Feature Article

February 26, 2014

Sprint Spark and HD Voice Hit Salt Lake City, Jacksonville, Fla.

It’s no secret that competition in the U.S. wireless market is stiff, but few know that fact as well as Sprint. While the carrier has struggled to keep up with Verizon and AT&T in recent years, however, it has been hard at work lately to bring subscribers. In part, this has meant the removing of some offers and programs, like the Sprint One Up early upgrade program, while adding others, like the recently introduced Framily Plans.

That said, the most important aspect of wireless coverage these days, at least in North America, is LTE coverage. Fortunately, Sprint has been improving in this area as well. In fact, the carrier just expanded its Sprint Spark and HD Voice coverage to Salt Lake City and Jacksonville, Fla.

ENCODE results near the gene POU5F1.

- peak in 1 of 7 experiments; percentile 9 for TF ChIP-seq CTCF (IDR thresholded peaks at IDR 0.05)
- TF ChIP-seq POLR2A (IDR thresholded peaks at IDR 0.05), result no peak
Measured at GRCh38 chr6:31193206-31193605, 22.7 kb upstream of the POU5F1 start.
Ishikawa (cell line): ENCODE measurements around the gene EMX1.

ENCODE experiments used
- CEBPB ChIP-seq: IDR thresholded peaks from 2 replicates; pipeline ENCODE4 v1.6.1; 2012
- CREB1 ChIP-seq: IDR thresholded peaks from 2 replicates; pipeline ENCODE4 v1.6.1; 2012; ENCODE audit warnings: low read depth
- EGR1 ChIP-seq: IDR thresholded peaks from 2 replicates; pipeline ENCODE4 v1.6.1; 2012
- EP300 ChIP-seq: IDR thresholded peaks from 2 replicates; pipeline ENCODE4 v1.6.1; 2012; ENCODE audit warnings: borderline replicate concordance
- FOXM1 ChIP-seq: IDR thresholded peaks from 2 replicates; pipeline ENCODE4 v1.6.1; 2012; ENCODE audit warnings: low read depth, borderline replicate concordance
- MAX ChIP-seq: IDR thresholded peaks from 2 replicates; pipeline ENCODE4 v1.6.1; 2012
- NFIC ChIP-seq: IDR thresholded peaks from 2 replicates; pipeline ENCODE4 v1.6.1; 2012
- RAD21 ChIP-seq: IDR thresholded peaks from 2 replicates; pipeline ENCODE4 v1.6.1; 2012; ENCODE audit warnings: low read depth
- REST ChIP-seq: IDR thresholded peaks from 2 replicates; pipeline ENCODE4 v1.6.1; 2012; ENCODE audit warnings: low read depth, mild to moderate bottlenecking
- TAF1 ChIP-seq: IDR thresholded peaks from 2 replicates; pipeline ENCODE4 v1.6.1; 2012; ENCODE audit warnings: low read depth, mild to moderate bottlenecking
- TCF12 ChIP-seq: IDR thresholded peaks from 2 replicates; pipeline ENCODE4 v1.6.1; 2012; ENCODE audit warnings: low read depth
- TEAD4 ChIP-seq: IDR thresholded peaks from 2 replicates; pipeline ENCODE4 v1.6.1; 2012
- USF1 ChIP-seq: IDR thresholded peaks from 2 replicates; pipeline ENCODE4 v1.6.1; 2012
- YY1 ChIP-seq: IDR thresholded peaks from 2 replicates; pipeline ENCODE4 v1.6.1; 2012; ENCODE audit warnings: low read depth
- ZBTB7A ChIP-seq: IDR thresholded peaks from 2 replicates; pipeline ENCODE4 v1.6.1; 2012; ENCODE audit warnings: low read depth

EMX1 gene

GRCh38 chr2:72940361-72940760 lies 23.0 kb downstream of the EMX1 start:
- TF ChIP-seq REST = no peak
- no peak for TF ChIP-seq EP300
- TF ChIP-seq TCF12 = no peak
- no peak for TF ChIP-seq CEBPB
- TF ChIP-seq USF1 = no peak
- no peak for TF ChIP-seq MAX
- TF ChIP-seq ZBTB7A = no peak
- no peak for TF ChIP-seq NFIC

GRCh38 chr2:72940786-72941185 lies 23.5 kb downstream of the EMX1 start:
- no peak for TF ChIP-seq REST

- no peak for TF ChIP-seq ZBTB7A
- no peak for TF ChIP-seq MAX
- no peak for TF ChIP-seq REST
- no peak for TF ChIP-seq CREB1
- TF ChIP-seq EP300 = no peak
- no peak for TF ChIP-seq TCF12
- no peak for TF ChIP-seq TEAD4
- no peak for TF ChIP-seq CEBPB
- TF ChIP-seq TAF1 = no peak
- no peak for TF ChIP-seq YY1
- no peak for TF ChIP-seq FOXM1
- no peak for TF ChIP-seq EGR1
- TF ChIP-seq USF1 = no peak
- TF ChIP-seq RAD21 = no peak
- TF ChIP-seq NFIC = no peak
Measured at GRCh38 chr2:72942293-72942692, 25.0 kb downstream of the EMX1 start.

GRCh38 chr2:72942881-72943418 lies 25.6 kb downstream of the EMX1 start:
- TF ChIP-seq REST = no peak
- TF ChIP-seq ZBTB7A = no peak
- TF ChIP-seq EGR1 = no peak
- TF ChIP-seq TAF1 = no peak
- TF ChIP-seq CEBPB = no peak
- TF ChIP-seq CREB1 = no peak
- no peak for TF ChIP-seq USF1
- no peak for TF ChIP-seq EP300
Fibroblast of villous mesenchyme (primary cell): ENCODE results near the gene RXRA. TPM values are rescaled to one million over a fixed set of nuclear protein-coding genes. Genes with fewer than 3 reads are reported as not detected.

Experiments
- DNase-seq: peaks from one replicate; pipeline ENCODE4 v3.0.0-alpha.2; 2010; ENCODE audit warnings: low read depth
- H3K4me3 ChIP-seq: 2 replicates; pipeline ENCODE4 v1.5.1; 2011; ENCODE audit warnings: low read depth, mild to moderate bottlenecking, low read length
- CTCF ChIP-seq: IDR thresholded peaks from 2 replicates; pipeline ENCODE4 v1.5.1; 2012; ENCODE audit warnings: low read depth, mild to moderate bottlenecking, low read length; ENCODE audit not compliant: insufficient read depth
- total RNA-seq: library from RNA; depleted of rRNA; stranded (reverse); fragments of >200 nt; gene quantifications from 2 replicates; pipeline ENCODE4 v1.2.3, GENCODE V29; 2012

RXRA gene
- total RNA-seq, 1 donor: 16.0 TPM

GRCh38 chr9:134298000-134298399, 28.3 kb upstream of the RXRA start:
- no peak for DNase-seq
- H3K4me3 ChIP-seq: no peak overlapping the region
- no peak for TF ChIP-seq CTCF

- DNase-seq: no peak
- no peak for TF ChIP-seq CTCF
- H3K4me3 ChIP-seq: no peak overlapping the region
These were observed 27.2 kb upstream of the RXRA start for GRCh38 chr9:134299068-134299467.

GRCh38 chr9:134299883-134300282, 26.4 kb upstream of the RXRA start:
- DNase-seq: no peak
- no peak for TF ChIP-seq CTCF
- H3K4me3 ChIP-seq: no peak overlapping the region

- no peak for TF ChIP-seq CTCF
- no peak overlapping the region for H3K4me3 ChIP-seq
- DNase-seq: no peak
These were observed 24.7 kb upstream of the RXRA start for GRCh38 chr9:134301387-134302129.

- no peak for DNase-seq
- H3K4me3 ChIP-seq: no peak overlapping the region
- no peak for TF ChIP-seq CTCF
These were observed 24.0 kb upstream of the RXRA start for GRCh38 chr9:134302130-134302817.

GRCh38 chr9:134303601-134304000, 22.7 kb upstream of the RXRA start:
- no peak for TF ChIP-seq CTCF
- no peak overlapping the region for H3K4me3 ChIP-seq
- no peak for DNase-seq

With this expansion, Sprint’s 4G LTE network now covers 382 markets. Sprint expects to cover 250 million people by the middle of the year.

“Sprint’s all-new network offers significantly improved speeds, coverage and call quality,” said Bob Azzi, Sprint’s chief network officer, in a statement. “With powerful speeds and a low-cost, unlimited data option within their Sprint Framily plan, our customers can download, stream and post as much as they want without watching the clock or worrying about expensive overage fees.”

Sprint Spark offers peak wireless speeds of up to 60Mbps on capable devices currently. However, Sprint expects that it will be able to offer up to three times that by “late next year.” Even at its current speed, though, this means Sprint LTE subscribers should enjoy a premium wireless data experience while on the go, including stutter-free video chat.

Not merely LTE, Sprint Spark is actually a combination of network technologies, spectrum capacity and tri-band devices. It is designed to improve the performance of video and other bandwidth-intensive applications.

Meanwhile, Sprint’s HD Voice feature helps to improve call quality by virtually eliminating background noise while offering sound quality superior to that of a landline connection.

Edited by Cassandra Tucker

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